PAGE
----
I thought I’d give my 5 euros worth on Britain’s decision to pull out of the EU.

I’ve got the BBC News app on my iPad, so I was checking the news early yesterday morning (Friday 24th June 2016). The full count hadn’t been made, but it was already clear what the result would be. And the strangest thing happened.

I’m a British citizen, grew up in England, but I’ve spent the last thirty years in Switzerland and I feel at home here. I didn’t think the decision would have much importance for me, to be honest. I really thought that Britain would stay in. But when I saw the news, I had a physical reaction. The kind of reaction you get when you personally receive bad news. That sinking feeling in the pit of your stomach.

I felt a tremor in the force.

I think it’s a mistake.

We have something called PPE here in Switzerland: ‘propriété par étages,’ which literally means ‘property by floors’. It’s a misnomer really, because people don’t necessarily own the whole floor of a building. Imagine a building with ten flats and you own one of them. PPE is a means of distributing the running and repair costs of the whole building between the different owners of the flats.

Let’s imagine you own a flat on the ground floor. The annual general meeting comes round and it’s necessary to repair the roof. You don’t feel concerned because you don’t live under the roof, so you ask, ‘Why should I pay for roof repairs?’

The EU is like a huge PPE. Every country has to pay for costs that they feel don’t necessarily apply to them, but sooner or later there will be costs that do apply to them. Complaining about this is like complaining about roof repairs on the building. Sure, when the rain starts getting in, you won’t be the first one affected, but sooner or later the deterioration of the building will trickle or crash down to you on the ground floor.

The point is that distributing the costs of the upkeep of the whole building benefits everybody in the long term. If people start saying that they don’t want to contribute to cleaning the stairs because they never use them, then the whole thing falls apart.

And this is what Britain has just decided. It doesn’t want to pay for roof repairs or cleaning the stairs. So now it will have to move out, buy another property and pay for the upkeep of the whole thing.

I can understand the attraction of going it alone. The problem with a 28 country EU is a lack of focus and identity. Where does Europe really begin and end? Does Turkey, for example, which is still trying to get in but hampered by its poor human rights record, belong in Europe?

Another Swiss example to illustrate.

Up until recently, the Canton of Vaud was composed of hundreds of communes, sometimes with only tens of inhabitants. It became financially and administratively unviable to continue like that, so in the early 2000s, communes started to band together.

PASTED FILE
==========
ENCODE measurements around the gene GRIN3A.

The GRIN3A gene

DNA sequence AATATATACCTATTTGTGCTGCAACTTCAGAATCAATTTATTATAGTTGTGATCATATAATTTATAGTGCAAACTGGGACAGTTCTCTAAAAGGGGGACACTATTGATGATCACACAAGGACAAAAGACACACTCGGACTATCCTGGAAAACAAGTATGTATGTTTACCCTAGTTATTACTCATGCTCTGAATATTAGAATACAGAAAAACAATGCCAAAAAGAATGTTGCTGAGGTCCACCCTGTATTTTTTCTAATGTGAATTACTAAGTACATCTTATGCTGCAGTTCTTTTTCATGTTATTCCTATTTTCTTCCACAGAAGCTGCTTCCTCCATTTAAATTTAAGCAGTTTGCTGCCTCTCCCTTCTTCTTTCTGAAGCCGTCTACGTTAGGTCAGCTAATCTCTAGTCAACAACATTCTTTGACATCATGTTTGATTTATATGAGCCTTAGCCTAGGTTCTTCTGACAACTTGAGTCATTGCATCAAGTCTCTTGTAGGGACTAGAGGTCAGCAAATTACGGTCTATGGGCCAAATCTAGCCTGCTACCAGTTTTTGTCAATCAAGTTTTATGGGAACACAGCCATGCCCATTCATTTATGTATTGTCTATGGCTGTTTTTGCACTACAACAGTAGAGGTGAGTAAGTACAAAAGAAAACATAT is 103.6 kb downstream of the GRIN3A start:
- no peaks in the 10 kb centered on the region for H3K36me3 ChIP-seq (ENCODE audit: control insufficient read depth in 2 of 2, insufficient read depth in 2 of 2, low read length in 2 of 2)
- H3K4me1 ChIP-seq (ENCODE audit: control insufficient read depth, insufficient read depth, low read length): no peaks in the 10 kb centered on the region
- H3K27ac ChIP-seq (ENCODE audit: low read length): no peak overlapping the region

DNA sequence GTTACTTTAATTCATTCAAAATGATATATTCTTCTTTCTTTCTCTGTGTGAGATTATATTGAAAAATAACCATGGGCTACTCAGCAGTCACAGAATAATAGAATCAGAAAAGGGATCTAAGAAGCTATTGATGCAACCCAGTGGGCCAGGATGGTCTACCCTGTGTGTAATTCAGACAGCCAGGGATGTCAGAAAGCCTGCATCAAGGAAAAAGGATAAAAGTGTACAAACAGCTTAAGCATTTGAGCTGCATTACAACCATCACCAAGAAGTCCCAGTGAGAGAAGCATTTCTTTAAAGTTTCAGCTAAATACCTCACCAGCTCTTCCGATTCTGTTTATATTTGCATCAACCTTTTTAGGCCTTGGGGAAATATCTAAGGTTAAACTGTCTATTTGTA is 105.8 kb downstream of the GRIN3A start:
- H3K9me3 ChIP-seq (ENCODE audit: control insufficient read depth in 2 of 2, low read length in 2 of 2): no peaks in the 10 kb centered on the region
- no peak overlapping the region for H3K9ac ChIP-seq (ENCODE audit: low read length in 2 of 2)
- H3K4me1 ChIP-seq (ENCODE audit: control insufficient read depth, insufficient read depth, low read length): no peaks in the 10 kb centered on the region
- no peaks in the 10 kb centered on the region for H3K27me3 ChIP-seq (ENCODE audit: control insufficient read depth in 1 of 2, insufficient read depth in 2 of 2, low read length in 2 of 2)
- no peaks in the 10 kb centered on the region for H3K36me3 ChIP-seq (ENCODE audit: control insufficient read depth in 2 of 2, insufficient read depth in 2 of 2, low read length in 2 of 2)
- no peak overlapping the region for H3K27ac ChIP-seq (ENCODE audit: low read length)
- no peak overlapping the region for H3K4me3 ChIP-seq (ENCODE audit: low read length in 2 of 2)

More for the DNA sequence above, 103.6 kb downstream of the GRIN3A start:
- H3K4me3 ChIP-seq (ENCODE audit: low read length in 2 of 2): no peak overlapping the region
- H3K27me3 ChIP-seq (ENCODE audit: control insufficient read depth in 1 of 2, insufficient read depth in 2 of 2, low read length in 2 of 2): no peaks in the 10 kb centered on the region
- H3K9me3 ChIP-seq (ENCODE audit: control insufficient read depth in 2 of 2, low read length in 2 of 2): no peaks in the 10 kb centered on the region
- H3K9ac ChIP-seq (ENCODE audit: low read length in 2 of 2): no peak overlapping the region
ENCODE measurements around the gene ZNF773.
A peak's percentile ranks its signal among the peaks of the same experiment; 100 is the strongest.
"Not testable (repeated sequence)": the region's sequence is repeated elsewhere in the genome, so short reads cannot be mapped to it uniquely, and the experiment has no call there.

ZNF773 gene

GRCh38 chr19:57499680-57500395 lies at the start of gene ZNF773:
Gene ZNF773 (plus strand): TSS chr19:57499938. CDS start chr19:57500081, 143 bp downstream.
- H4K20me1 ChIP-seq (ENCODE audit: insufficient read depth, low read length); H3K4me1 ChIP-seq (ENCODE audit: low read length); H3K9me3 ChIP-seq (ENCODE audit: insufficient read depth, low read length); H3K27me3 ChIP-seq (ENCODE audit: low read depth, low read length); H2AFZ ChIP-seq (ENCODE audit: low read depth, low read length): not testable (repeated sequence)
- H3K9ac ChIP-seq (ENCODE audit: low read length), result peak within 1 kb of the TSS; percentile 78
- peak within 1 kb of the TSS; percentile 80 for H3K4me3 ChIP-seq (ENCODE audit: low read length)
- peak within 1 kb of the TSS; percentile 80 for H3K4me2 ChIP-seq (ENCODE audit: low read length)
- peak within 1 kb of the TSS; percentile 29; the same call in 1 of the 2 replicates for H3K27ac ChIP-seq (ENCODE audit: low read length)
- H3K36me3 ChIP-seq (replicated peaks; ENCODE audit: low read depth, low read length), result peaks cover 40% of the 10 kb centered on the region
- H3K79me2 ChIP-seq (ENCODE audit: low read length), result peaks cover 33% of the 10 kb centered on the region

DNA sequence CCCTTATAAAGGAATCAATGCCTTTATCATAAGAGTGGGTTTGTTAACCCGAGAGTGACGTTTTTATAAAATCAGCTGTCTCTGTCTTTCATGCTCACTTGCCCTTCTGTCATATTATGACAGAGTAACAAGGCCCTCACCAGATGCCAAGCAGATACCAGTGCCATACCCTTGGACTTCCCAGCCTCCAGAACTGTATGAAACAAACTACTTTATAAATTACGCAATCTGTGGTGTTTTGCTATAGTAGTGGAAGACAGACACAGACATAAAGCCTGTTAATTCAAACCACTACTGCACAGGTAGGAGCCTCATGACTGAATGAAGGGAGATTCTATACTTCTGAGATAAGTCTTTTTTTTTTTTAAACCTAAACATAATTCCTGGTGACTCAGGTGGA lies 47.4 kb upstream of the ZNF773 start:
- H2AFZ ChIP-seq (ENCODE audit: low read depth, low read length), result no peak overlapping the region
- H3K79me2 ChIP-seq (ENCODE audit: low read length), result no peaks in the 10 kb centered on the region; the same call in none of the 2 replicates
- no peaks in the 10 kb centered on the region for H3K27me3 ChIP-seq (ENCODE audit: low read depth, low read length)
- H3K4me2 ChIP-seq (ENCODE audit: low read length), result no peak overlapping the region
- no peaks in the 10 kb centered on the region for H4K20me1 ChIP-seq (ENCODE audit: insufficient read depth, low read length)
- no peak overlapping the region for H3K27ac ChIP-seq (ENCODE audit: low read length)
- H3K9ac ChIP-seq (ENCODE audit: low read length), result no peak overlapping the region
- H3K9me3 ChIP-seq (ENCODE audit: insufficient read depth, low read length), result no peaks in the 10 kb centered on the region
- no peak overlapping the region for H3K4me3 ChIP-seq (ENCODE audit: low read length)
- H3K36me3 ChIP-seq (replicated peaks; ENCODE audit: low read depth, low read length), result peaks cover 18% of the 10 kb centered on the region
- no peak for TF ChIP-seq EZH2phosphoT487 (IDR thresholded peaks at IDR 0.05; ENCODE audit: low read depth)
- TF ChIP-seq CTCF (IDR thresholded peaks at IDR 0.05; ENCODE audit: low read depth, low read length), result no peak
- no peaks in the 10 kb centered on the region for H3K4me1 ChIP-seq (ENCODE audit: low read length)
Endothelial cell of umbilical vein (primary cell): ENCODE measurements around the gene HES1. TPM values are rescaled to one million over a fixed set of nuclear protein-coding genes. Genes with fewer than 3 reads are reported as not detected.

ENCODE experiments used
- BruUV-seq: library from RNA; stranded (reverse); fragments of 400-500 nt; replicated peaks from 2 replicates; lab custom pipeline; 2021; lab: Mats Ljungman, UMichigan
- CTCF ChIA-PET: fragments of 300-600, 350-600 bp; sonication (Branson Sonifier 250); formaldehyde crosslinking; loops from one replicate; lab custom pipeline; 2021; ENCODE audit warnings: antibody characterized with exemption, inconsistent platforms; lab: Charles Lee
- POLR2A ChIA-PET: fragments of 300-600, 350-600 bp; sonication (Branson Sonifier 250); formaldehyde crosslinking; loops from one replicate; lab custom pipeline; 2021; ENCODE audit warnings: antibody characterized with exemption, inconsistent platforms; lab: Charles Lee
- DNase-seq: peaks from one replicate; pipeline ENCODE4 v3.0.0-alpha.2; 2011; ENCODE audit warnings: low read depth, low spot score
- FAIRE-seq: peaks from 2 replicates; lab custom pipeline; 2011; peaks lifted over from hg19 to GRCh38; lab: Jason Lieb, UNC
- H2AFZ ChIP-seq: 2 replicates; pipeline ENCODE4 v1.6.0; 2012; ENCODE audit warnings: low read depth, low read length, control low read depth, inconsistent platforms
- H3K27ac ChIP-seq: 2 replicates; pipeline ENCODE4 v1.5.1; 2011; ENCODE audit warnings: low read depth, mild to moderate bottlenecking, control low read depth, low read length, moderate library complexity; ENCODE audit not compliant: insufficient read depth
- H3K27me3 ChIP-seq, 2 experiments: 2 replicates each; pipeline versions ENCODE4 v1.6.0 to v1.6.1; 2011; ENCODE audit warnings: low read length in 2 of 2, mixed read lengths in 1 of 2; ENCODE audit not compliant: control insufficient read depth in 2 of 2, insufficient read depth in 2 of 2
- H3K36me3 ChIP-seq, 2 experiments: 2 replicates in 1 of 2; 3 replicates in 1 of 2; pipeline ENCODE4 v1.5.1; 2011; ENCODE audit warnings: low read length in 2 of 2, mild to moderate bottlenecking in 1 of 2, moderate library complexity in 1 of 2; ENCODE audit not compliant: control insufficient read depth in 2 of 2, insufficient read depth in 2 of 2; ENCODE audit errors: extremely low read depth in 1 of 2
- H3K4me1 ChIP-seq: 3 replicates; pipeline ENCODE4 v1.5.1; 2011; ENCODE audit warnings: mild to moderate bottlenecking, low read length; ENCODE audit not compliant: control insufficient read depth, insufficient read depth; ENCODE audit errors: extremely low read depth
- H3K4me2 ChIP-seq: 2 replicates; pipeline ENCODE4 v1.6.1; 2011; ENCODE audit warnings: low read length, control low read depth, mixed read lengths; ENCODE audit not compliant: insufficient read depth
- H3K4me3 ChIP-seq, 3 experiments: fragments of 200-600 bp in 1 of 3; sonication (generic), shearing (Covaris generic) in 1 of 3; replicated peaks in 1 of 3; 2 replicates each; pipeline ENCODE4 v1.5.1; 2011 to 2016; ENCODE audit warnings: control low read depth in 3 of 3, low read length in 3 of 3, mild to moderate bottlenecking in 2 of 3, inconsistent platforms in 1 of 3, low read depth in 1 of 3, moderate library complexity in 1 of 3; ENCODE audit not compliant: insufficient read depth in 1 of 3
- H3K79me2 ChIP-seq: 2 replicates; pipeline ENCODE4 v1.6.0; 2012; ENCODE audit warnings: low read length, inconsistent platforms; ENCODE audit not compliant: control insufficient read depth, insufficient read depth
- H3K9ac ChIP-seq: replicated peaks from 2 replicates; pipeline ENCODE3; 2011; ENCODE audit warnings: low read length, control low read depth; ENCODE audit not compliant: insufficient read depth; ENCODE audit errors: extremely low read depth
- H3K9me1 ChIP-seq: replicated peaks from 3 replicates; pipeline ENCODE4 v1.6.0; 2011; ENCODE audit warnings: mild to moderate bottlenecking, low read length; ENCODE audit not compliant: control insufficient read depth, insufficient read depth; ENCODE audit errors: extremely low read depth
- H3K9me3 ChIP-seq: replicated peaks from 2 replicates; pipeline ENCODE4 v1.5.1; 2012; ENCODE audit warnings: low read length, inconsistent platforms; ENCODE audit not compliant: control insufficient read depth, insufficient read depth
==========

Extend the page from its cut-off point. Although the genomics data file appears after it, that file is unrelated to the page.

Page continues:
Rossens VD, the village where I live has 42 inhabitants. There are many more cows than human beings. Up till 2006, the village had its own administration with a Syndic and Municipalité. In 2006, it banded together with 2 neighbouring villages, Villarzel and Sédeilles to become one commune called Villarzel. Total population, just over 400. The marriage was an organic one because there was a history of cooperation and interaction between the three villages already and the fusion has been a success.

On the other hand, another fusion project in the region called Valbroye involved the combining of fourteen different communes not all of which had an organic pre-existing connection and this has been much more delicate. In the end, only eight communes banded together.

Obviously, the more communes there are, the less organic the new commune becomes and the less likely that solutions will be a good fit for everybody.

The same thing applies to the EU. When the core EU countries banded together, the idea of a unified Europe was relatively clear. World War II was still a very recent memory and I suspect this helped everybody to focus. But when you have a Europe of 28 countries, how can it be organic and solutions satisfactory for all its members? Not possible. It all becomes an amorphous mass.

More is not necessarily better.

A club that lets everybody in isn’t a club. Or as the reverend in ‘A Passage to India’ put it, ‘We must exclude someone from our gathering or we shall be left with nothing.’

The concept of a unified Europe is no longer clear. It is threatened by the huge migrant problems facing the EU as a whole. The Euro is in trouble. And we live in narcissistic times. Community spirit seems to be largely absent. It isn’t fashionable to think in the long term. So perhaps the British decision has a certain logic in the circumstances.

One commentator suggested that it is important to maintain calm and wait until the dust has settled.

Or, we might also say, until the water from that unrepaired roof finally starts seeping through the ceiling.

Have a great weekend wherever you live.




The Myth of the Open Road

Just in case you hadn’t noticed, there are more vehicles than ever on the road.

This means that the chances of a vehicle coming in the opposite direction are pretty high, even on a country road.

So tell me, why do a lot of people drive as if they are the only people on the road? And why do they constantly drive in the middle of the road rather than keeping to their right here in Switzerland (or left in the UK)?

Is it because they are fiddling with their mobile phone, looking at a GPS screen, changing the radio station, smoking, eating a sandwich, or just because the only person who exists is ME?

I learnt to drive in the UK at the end of the 1970s when there were many fewer vehicles than now. But when I look back, I have no memory of people driving in the middle of the road. Strange, huh?